It is hard to believe that we are leaving Romania in a week. Our Ministerial Visa's expire on March 15th, along with soles of our shoes and the linings of our coats. We are tired yet still energized, if those two words can be used in the same sentence. Through phenomenal people, we have experienced amazing things--some heart-warming, some heart-rending. We have traveled by train to the borders, through the mountains, and through the most beautiful countryside anyone can imagine. But...all good things must come to an end and that is good because we are SO EXCITED TO GO HOME!
In January we submitted a project that has become one of our favorites. We wrote it through tears and when it was reviewed in Germany, our Area Welfare Manager was so touched that he booked a flight to Romania to visit Noreen O'Gorman and accompany her on her daily nursing rounds in the villages near Slobozia. Just when we were breaking out the Bon Bons, we got a call telling us that John Mulligan, our supervisor's, supervisor was on his way! He is the man at the top who has the final say in whether a project is approved...or not. We love this man but his timing was a bit inconvenient! We cleared our calendar, put our suitcases away, and made reservations for the hotel, rented a car and arranged a driver. We spent one day visiting two families and returned to Bucharest with a heart-full of stories that we will never forget.
This is John Mulligan, learning first-hand about Romanian wind and snow.
Knowing we would be visiting very poor families, we gathered food, cooking pots, clothes, blankets, and toys and came bearing gifts. In this modest house, in one heated room, a single father is raising three young children. Since he is poor, he is in danger of having to place the children in an orphanage, as that is the only help offered by Child Protection.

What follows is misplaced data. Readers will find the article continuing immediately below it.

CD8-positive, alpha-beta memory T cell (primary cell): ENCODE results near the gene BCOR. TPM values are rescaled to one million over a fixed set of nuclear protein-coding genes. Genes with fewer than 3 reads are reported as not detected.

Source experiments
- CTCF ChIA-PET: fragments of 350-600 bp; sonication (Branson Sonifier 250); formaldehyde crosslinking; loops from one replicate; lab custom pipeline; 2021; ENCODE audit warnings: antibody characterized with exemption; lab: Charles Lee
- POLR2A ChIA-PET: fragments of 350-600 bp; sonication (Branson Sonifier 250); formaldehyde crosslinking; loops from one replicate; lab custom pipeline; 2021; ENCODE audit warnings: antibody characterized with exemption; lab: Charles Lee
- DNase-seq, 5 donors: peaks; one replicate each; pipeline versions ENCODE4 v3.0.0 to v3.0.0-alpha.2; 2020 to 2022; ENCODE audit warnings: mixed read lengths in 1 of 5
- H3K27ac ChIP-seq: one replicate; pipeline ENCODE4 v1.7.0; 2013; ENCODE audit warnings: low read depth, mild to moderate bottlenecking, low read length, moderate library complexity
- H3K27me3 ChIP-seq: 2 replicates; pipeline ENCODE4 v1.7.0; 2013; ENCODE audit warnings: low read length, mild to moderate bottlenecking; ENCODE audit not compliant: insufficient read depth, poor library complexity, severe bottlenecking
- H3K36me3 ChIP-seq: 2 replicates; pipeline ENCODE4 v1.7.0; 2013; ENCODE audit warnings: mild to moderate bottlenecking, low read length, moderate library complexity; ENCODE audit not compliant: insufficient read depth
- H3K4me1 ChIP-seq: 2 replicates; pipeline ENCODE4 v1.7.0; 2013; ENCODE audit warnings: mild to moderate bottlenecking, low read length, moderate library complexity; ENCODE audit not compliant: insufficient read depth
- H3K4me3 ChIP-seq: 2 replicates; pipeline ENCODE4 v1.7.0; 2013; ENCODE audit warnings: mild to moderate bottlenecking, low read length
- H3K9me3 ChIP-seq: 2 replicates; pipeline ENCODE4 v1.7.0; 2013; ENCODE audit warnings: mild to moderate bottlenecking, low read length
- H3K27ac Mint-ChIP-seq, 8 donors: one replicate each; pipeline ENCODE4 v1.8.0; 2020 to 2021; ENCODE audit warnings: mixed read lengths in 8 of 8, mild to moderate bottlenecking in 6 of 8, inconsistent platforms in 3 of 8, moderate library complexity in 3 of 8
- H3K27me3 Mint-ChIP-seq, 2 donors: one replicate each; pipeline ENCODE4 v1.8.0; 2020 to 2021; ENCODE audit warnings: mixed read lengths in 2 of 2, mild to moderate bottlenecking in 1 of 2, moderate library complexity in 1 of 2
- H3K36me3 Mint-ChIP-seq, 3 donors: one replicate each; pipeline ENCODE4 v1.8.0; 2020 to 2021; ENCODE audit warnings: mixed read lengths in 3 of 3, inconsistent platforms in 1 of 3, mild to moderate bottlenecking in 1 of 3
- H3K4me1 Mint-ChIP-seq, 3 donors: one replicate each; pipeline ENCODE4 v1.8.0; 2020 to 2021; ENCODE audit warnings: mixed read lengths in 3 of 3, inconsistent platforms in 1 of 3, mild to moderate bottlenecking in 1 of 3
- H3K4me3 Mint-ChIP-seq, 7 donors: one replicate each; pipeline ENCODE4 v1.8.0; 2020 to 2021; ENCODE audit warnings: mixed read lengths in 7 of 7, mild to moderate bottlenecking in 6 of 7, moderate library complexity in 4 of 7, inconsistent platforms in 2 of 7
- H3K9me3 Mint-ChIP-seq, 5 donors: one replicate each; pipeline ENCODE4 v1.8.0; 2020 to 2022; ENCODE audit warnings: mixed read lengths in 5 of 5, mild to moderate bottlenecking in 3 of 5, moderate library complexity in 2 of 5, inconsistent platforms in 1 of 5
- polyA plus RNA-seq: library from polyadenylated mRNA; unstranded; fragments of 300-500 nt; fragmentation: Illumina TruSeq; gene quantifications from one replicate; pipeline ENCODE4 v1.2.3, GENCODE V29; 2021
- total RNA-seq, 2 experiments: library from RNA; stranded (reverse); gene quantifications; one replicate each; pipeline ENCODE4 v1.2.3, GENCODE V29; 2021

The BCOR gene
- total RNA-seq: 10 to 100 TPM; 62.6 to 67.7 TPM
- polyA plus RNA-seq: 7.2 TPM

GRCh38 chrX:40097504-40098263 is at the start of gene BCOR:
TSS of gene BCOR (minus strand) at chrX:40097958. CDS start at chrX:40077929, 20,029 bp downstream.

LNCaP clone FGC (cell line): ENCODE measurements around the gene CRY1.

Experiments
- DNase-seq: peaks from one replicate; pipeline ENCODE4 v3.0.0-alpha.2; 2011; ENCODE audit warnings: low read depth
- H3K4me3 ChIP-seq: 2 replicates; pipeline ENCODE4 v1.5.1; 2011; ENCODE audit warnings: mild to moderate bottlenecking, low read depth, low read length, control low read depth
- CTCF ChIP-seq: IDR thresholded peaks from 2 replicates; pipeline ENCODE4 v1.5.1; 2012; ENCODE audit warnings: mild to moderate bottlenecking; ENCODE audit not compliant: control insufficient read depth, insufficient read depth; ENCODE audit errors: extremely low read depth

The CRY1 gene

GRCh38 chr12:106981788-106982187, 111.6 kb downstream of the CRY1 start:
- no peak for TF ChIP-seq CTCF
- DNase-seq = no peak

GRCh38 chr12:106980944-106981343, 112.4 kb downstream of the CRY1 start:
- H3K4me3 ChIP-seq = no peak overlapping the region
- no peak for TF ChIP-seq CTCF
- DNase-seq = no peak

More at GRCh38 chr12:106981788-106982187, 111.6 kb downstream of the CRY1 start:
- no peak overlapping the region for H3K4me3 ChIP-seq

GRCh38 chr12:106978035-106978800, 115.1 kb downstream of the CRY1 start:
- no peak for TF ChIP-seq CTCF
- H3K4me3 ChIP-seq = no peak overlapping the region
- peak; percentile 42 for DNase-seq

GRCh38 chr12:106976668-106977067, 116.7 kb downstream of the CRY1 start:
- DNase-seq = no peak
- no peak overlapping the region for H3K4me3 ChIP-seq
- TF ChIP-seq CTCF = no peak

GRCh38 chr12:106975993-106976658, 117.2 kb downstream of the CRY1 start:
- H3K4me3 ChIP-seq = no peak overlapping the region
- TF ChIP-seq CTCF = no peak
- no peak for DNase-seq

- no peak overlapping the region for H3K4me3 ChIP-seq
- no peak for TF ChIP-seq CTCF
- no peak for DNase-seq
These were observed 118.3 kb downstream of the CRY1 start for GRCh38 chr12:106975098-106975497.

The children loved the toys.
We wrapped them in hats and scarves and blankets and they were so happy.
The father cares for the children and cooks on this stove. It is also the heat source for the house.
The next stop was a modest home where all three of the children have been diagnosed with Leigh Syndrome, a rare progressive neurological condition that causes deterioration in the brain, muscle wasting, difficulty breathing and swallowing and eventually leads to death at a young age.
The clothes on the line tell the story.
This little boy can no longer walk or sit unaided or talk.
Noreen examines the five-year-old. She cannot walk or sit by herself.
This little boy is almost three and now developing signs of the disease. He walked at 1 year and now cannot take steps.
This is really a bad picture of Noreen but I wanted to share what true compassion looks like. She is a 'Mother Teresa' to these families. Here, she is quietly explaining the progression of the children's disease. The parents are being told that their children will only live until age 6 or 7. Flori is a social worker who accompanies Noreen on her home visits.
This picture captured the worried look of a loving father.
I couldn't get over the lines of laundry produced by this family.
Noreen regularly visits 300 people who are sick or need help to survive. She is an angel that we will find hard to leave.
Now you know how bitter-sweet this last week will be for us.